RENT AT THE ARENA THEATRE, WOLVERHAMPTON
Theatre Run: Friday 26 - Saturday 27 July
Performance Reviewed: Saturday 27 July (matinee)
Reviewed by Kyle Pedley
Most major musicals bring their own set of challenges and dilemmas to an amateur adaptation, be it a requirement for expansive sets and staging, period or niche costume and production design or elaborate, demanding choreography, all of which often have to face the constraints and practicality of budget and available talent. Relatively speaking, RENT is a somewhat barer, more raw piece of musical theatre in those particular regards, and one whose expressionist, bohemian slant makes it a more malleable beast for the amateur treatment. However, therein lies the inherent challenge of tackling the show - there are no major set pieces or spectacle to hide behind, it is a story and production that is raw, pure, innately human and relatively uncompromising - and if the cast cannot rise to the occasion the show can be a floundering mess of youthful post-modernism and half-baked theatrical expressionism. It truly is a show that is only as good as those in whose hands it is placed.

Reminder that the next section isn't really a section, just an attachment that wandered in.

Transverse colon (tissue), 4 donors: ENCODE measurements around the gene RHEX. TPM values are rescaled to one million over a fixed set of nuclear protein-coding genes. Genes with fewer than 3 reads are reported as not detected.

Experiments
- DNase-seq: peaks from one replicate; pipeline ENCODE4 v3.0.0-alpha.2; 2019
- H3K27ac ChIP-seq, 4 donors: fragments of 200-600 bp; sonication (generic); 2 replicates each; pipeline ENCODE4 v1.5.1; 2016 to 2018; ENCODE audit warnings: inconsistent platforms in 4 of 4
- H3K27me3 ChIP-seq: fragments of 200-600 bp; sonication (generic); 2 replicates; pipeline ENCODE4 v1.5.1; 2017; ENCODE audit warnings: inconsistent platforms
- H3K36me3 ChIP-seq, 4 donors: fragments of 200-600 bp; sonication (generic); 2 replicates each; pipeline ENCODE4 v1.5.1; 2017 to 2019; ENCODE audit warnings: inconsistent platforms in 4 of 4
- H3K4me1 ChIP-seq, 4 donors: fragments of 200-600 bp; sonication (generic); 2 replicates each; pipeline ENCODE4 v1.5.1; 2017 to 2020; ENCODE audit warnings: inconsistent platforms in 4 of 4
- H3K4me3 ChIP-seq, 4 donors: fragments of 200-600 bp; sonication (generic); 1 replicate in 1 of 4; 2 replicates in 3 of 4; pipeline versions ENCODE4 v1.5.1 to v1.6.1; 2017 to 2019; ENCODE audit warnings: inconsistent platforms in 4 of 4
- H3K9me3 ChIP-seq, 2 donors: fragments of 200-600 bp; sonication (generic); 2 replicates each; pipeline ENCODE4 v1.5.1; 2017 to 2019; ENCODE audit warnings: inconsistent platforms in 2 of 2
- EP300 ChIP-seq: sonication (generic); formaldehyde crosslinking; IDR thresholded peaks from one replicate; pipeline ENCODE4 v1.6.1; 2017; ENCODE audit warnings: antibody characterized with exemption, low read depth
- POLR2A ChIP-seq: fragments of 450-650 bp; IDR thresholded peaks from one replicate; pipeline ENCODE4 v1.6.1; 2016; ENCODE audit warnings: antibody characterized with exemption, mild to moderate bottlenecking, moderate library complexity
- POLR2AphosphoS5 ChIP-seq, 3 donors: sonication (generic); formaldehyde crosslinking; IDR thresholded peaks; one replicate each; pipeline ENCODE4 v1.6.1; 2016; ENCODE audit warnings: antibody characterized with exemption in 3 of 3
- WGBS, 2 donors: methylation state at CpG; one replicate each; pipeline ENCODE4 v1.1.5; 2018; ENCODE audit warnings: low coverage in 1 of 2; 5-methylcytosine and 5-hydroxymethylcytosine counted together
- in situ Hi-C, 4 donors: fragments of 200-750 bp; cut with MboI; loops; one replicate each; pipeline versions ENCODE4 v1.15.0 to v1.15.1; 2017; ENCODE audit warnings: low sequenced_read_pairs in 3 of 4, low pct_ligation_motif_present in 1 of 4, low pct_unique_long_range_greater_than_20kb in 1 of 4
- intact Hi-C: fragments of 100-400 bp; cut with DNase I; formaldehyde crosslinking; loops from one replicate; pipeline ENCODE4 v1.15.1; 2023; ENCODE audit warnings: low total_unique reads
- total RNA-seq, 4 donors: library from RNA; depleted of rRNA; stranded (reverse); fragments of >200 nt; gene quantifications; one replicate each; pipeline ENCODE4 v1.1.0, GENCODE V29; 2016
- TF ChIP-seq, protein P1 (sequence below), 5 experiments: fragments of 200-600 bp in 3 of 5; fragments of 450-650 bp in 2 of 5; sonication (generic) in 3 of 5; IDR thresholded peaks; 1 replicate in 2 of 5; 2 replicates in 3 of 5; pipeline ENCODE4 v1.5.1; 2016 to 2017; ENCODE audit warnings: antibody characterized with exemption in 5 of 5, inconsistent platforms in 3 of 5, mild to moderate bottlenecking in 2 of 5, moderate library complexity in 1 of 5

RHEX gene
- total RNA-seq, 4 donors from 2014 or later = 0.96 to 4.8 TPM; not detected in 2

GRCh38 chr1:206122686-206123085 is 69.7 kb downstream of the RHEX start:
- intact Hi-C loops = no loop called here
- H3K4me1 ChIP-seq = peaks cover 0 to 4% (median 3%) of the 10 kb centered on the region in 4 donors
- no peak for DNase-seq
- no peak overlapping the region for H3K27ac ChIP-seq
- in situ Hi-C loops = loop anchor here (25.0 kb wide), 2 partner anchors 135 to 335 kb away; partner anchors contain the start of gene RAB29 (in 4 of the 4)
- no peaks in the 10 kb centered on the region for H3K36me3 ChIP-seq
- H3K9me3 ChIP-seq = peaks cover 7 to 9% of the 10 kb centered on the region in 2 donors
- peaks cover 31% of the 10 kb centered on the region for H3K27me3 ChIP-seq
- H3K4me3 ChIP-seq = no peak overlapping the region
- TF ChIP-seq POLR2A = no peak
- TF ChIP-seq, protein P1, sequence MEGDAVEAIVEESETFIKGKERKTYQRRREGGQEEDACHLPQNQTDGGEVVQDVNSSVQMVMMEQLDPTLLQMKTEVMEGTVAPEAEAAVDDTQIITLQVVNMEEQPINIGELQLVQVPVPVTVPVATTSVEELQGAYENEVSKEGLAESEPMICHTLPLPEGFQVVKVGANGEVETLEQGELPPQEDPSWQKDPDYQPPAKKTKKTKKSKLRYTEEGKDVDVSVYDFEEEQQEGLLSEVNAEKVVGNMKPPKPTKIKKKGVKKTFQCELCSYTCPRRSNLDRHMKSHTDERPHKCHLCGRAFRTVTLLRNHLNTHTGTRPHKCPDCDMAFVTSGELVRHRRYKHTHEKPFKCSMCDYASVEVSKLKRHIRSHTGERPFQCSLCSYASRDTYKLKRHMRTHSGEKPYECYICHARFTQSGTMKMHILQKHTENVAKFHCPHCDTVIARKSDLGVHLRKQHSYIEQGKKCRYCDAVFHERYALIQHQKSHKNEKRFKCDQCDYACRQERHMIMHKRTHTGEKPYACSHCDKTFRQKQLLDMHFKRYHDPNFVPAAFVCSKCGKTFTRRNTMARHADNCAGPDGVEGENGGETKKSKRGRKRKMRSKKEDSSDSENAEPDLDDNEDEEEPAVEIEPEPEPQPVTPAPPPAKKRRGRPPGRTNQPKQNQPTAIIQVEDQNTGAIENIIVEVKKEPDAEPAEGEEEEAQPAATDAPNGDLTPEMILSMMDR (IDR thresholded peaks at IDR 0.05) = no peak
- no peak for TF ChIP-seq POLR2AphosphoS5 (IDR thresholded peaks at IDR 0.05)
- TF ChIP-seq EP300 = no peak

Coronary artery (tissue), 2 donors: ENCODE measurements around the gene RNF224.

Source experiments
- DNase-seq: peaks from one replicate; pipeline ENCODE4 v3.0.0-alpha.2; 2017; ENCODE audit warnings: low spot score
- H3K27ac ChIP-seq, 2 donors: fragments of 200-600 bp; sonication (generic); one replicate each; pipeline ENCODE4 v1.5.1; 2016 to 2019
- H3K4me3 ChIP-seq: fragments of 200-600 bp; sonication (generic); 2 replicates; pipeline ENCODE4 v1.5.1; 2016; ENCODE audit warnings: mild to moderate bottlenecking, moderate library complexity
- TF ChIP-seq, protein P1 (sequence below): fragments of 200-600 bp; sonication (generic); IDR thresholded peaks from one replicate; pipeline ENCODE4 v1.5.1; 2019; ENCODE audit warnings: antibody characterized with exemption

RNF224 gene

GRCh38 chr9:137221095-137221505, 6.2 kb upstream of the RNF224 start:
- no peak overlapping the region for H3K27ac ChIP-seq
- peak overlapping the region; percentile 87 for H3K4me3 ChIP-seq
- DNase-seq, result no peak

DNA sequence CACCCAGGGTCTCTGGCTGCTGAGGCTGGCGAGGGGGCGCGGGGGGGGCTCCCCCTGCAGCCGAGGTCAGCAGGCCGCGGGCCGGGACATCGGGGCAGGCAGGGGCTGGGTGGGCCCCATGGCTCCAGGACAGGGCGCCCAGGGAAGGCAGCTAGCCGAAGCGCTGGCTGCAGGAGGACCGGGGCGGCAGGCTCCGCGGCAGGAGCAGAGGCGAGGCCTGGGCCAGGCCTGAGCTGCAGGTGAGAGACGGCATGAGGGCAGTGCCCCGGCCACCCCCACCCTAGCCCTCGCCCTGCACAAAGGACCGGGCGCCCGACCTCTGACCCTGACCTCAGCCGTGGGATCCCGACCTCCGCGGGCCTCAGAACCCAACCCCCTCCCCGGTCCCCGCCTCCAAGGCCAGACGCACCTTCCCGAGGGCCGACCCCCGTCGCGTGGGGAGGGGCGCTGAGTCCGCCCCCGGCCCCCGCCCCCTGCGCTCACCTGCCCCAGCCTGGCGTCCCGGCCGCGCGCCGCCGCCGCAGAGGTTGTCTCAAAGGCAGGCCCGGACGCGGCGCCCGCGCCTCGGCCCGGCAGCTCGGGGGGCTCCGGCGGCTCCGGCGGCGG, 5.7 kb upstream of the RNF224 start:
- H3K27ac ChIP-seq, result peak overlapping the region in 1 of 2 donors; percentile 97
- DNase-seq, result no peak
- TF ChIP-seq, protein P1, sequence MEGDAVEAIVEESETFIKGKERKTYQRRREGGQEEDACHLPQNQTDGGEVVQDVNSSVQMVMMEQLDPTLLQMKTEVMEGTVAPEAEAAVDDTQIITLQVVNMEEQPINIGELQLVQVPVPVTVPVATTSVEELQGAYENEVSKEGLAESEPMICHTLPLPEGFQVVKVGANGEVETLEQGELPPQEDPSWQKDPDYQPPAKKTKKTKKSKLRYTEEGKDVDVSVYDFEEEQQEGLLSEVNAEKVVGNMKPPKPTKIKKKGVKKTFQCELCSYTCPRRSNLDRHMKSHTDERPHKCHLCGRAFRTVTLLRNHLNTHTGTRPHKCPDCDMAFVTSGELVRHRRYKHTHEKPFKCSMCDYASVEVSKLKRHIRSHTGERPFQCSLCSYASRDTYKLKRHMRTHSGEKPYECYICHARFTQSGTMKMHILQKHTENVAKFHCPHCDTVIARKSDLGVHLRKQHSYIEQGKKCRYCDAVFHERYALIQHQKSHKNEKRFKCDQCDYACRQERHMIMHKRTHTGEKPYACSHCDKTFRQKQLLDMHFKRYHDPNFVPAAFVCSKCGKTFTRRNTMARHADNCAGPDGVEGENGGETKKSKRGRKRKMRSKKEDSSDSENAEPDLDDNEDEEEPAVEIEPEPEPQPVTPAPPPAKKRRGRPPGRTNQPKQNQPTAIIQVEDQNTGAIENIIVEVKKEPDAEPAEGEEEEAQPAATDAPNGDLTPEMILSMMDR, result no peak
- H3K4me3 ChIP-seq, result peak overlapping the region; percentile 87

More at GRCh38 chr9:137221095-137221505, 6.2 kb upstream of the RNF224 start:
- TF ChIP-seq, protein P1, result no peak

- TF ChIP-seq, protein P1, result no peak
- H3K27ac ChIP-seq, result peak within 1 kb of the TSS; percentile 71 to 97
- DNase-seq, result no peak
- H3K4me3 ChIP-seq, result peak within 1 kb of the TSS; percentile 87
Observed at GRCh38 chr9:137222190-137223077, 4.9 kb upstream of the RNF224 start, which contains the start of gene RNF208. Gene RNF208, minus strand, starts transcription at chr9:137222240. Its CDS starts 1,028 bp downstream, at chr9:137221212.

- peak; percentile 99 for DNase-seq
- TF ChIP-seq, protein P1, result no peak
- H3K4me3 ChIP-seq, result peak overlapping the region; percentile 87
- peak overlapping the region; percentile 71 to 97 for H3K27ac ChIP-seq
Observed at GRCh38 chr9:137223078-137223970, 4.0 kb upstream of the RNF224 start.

Fortunately, Midlands-based Nine Productions have assembled a team of creatives and performers who have more than managed to rise to the occasion, resulting in a distinctive, confident, exuberant and thoroughly impressive interpretation of the show with a style and flavour all of its own. In fact, owing in equal parts to it’s young, aspiring cast who perfectly mould themselves into RENT’s idealistic boho ensemble, as well as the terrifically resourceful yet almost industrial, stripped-back approach to design and staging, meant this particular production of the show came across as particularly accessible and authentic, shedding any semblance of amateur compromise and honouring the rock-opera flavouring of the original stage production through a youthful, vibrant filter of its own. It felt far more truthful and sincere than the majority of local or amateur productions I have reviewed and washed away any memory of the overwrought, sedate yet saccharine 2005 movie adaptation in particular.